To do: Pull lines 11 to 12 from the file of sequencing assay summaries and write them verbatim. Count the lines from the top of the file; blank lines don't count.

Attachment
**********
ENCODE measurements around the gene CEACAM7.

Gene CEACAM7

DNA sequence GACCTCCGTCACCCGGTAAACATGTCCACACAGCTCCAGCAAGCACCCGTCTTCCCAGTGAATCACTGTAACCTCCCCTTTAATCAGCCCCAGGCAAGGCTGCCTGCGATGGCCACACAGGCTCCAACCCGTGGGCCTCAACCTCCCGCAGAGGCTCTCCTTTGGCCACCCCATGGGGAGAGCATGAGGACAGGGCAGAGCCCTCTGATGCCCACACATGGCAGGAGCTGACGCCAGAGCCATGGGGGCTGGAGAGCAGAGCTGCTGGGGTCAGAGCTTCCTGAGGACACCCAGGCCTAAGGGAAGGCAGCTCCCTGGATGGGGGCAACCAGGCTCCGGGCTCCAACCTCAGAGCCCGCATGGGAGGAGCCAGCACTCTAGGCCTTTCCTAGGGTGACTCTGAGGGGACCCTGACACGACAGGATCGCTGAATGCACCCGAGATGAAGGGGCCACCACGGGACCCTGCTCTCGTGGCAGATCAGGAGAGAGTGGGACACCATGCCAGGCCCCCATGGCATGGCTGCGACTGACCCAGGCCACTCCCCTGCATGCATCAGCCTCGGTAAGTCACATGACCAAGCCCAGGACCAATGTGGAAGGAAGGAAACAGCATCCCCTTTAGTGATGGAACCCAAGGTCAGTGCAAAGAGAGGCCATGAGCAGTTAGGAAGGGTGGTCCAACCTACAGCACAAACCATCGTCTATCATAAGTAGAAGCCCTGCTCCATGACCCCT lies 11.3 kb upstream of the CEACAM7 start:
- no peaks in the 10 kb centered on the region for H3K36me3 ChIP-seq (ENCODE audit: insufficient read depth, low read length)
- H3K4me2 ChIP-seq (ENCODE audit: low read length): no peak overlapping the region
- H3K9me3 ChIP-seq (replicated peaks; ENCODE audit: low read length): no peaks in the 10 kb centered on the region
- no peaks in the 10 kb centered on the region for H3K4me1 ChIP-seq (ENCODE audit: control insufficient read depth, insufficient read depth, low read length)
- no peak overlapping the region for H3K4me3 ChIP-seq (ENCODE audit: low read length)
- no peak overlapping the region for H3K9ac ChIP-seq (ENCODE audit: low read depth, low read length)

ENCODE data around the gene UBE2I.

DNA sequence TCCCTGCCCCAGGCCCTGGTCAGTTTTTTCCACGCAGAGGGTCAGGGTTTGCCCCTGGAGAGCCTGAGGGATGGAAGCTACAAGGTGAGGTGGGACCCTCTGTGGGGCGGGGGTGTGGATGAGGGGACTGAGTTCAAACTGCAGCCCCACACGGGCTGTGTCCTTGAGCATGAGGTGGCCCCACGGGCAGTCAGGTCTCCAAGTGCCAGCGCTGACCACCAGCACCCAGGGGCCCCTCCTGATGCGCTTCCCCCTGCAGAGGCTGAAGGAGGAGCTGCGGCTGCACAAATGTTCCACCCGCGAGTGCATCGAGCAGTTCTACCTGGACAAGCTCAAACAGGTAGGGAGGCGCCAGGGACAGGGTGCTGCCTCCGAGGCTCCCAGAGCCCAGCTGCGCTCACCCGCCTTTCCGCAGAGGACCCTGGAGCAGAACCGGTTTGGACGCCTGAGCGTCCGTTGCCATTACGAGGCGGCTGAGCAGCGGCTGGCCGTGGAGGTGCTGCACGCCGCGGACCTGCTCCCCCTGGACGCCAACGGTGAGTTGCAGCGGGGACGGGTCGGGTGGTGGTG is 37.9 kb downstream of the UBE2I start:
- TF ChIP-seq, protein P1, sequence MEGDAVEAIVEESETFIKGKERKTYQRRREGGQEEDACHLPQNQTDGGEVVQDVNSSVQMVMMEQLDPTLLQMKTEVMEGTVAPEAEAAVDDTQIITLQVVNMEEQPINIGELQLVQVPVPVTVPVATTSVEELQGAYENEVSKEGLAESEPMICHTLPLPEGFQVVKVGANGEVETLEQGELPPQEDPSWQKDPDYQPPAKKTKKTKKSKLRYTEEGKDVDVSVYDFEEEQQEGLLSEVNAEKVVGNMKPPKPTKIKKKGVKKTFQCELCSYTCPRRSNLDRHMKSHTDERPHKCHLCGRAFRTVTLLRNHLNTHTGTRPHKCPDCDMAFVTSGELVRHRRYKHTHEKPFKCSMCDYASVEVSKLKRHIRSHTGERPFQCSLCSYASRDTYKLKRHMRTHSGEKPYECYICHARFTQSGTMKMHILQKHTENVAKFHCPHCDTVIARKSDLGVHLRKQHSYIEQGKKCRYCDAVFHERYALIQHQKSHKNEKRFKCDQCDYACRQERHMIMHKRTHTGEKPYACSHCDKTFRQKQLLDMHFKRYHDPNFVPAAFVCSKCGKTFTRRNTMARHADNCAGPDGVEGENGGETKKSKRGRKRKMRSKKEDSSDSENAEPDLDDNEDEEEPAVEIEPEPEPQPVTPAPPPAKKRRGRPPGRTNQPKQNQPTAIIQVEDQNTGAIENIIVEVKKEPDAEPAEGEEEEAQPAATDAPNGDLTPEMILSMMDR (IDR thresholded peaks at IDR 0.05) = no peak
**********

DNA sequence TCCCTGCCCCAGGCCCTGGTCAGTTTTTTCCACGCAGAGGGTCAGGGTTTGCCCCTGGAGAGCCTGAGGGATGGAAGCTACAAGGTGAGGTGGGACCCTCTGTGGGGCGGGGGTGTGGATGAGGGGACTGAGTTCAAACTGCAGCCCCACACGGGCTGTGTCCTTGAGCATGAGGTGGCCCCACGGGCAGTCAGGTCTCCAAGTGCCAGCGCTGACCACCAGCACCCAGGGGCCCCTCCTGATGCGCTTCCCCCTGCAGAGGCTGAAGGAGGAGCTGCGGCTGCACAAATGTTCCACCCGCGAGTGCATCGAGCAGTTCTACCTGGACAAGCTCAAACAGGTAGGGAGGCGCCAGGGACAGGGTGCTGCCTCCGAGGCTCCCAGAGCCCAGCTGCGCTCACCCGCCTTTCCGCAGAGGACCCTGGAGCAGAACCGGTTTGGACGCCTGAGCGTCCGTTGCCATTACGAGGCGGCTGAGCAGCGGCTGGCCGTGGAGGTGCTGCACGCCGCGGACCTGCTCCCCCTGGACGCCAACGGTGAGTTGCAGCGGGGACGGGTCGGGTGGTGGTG is 37.9 kb downstream of the UBE2I start:
- TF ChIP-seq, protein P1, sequence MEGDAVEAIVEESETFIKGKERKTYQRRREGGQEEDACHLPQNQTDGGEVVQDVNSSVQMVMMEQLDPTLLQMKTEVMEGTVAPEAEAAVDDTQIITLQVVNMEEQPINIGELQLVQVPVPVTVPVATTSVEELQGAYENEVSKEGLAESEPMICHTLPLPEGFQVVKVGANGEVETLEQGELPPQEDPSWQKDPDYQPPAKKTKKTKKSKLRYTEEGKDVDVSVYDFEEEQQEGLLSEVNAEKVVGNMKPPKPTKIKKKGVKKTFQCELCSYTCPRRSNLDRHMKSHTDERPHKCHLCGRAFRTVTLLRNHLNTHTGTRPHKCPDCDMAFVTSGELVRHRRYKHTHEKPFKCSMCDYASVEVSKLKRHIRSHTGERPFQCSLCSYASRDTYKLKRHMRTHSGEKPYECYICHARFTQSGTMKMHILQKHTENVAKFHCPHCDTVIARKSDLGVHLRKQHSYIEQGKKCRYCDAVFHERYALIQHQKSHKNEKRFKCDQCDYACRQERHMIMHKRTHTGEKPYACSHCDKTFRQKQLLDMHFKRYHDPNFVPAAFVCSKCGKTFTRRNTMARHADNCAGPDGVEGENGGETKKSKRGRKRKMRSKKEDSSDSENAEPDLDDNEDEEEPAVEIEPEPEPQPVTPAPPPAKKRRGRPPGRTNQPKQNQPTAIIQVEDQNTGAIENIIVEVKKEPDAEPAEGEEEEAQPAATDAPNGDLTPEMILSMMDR (IDR thresholded peaks at IDR 0.05) = no peak